which produced many clouds of smoke after 3 repair attempts my someone else.
I have yet to establish why small fires occurred on the circuit board, but I can
say the tube sockets are excellent.
NOS Mullards are supposed to have a "polite sound" with less perceivable bass
and treble while NOS Siemens are supposed to give the best all round dynamics.
I find the NOS tubes made here in Australia 40+ years ago are as good as
anything made in Germany.

Under the NEMO :-
Undeside Nemo
          with Auricaps.
As everyone can see there isn't much room under the chassis with Auricaps !
The messy tape with writing on it is just so I know where things are when
I have to service the amp and normally the bottom cover plate completely
covers over such mess.
Everything is hand wired with three dimensional circuitry. The wires from
input sockets to source switch are very fine Teflon insulated solid copper
silver plated wires which are fragile but supposed to be good sounding.
Solder has silver content, but just what a small % of silver in solder does
remains unquantified.

The ""Bunnerong"" power supply :-
schem-preamp-psu-2005-edited2011.GIF

This separate remote power supply is about 250mm long x 220m wide x 170mm high.
It used to have a tube rectifier and tube regulator for a line stage only when I sold
it to fellow who ordered it with those features in 2000.
But that fellow sold it to another fellow ( for $2,000 ) in 2004 and he contracted
me to do the Rocket phono amp stage. To enable the PSU to power both Nemo
line amp and Rocket phono amp, I suggested we increase the power output
capability and upgrade the supply by removing tube rectifier and regulator and
use only solid state active devices. The use of the silicon diodes etc allowed the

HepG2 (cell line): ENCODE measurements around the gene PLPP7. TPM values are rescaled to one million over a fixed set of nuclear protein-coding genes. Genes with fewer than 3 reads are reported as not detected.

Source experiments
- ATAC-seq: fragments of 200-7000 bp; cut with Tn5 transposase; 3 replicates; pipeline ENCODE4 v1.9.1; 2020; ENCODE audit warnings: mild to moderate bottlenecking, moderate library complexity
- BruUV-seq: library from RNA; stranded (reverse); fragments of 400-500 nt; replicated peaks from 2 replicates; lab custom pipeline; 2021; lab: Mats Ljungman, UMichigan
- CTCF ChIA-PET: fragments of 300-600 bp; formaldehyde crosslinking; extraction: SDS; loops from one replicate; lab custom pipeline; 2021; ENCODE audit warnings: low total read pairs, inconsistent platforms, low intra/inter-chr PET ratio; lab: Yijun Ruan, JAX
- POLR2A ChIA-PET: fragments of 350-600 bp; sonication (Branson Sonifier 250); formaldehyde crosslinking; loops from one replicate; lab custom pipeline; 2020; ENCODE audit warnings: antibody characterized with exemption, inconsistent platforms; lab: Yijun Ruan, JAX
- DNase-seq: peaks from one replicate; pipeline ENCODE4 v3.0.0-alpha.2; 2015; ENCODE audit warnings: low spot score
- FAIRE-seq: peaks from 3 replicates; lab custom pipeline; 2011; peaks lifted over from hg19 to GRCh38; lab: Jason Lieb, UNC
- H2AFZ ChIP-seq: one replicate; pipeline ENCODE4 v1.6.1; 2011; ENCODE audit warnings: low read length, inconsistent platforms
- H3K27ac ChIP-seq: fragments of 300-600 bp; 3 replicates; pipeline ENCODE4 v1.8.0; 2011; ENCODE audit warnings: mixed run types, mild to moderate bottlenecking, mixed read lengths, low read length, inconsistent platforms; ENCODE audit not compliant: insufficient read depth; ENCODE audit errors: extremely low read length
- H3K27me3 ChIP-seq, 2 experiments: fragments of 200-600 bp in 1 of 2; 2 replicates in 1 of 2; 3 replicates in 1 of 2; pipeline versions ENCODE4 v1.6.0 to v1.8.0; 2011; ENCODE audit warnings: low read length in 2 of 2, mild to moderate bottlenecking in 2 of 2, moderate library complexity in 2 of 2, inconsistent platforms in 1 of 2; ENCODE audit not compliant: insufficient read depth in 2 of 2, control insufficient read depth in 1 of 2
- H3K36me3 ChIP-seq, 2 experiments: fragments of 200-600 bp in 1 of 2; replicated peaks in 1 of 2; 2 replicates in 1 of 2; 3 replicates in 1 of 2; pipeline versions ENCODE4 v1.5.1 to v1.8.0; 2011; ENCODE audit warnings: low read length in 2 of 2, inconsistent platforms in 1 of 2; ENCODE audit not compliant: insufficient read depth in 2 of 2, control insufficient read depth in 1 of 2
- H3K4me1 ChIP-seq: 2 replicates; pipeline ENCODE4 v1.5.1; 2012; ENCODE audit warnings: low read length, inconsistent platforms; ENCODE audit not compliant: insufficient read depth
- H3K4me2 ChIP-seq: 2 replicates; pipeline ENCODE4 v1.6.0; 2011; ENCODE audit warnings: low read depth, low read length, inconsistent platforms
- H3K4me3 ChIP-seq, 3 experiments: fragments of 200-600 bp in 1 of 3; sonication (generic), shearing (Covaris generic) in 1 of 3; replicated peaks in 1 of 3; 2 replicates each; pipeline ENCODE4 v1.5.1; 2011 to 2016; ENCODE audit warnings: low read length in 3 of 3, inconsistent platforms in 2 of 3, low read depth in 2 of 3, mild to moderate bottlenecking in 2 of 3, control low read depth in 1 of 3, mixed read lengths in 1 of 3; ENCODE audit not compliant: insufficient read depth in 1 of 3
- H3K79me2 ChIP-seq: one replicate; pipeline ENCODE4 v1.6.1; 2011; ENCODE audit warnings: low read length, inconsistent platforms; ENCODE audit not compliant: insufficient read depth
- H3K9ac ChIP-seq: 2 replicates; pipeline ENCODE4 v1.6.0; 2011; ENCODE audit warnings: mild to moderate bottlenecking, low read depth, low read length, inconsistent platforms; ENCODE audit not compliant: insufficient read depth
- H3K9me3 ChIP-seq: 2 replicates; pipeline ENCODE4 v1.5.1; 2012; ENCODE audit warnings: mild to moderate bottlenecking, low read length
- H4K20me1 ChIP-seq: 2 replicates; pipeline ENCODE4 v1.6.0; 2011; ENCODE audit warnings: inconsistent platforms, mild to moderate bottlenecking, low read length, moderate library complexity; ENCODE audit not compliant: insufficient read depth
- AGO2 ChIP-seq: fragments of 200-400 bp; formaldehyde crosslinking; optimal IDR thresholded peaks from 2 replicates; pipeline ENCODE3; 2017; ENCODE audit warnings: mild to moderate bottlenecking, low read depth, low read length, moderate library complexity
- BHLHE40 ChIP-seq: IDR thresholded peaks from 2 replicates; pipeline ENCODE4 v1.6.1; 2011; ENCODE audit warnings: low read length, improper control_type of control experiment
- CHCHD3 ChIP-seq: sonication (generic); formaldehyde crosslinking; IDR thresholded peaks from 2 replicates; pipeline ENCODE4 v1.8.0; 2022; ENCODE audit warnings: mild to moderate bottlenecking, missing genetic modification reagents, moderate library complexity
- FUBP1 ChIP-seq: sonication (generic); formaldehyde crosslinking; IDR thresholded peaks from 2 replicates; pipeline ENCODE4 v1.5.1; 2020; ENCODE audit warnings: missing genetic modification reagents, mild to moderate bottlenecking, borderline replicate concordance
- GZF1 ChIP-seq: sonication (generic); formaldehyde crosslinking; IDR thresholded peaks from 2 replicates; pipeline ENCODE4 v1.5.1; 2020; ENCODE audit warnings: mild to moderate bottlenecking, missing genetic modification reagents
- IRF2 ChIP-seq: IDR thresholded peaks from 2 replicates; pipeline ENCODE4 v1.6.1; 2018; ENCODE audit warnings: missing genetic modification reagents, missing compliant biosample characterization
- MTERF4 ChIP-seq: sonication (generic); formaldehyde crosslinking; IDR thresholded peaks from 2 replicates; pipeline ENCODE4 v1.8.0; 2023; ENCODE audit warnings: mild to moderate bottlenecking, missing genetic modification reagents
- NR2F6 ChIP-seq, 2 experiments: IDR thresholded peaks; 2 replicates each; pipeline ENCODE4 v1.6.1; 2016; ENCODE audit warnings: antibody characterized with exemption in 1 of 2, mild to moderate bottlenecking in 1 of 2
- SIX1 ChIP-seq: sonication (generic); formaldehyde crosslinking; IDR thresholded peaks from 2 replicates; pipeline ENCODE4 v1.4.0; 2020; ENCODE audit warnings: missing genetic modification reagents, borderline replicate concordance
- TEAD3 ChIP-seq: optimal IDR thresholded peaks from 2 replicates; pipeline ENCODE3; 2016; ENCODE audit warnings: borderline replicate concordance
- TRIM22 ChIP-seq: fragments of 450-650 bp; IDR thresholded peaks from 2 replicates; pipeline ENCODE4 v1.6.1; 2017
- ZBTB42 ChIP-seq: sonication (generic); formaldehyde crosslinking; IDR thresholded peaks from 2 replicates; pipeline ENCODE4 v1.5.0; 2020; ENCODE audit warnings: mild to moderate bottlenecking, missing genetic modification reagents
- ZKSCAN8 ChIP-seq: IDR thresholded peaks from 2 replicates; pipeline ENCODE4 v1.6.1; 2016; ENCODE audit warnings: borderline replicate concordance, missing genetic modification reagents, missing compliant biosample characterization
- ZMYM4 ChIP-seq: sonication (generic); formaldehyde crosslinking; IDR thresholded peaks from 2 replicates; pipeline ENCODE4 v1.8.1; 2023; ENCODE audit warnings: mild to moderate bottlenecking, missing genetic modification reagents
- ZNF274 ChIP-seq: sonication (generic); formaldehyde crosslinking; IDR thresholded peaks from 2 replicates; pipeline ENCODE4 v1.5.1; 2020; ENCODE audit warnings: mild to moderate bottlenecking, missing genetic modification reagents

PSU to function without getting so hot. I found that heat with the PSU tubes was
enough to nearly cook the internally mounted electrolytic capacitors. The plastic
sheathing  of a couple had begun to shrink and tear from prolonged excessive heat.
On hot days when room temperature might be 32C, the under chassis temperature
might reach 70C. 
With tubes gone there was room to place TWO power transformers, one for B+
and a negative -16V rail for the phono amp, and the other for the heating power
needed for a total of 8 signal tubes. There was room for some high value electrolytic
capacitors. The power supply has functioned flawlessly for years, and always runs cool.

I most certainly do not believe tubed power supplies improve the sound.

T1 is a NOS spare part for 1950s Navy electronics, and well potted and sealed.
T2 is a generic 100VA tranny bought from Jaycar electronics parts in Oz and it
runs cool and quietly enough after I potted it.
The large value power supply caps used for the dc heater supply are what I have
acquired from miscellaneous purchases sales here and there but they are very
well over rated for their job.
C2, C3, C4 and R1, R2 form a CRCRC filter for the B+. Further RC filtering is
done within the chassis for the line stage and phono stage which has a solid state
follower regulator, so there is NO NOISE from the rails or heaters in this amplifier
set up.
The dc heater supply does have a shunt regulator to steady the heater voltage
applied to the line stage. This was prudent because the switching on and off of
the phono amp meant that the heater voltage varied too much to the line stage
unless it was regulated. This simple regulator allows the removal of the line stage
umbilical cable and the regulator transistor, 2N3055 will pass all the heater power,
about 12.6V x 0.6 amps, and without getting too hot. Zener diodes alone are not
as effective as the use of the zener and trimmer diodes shown that are working
with the power transistor.
My shunt regulator is very rugged, effective and simple.
 
The heater supply to the phono stage has been made adjustable, see R14 to R18
because there may be a time when someone wants to change a tube type to
something with more or less heater current.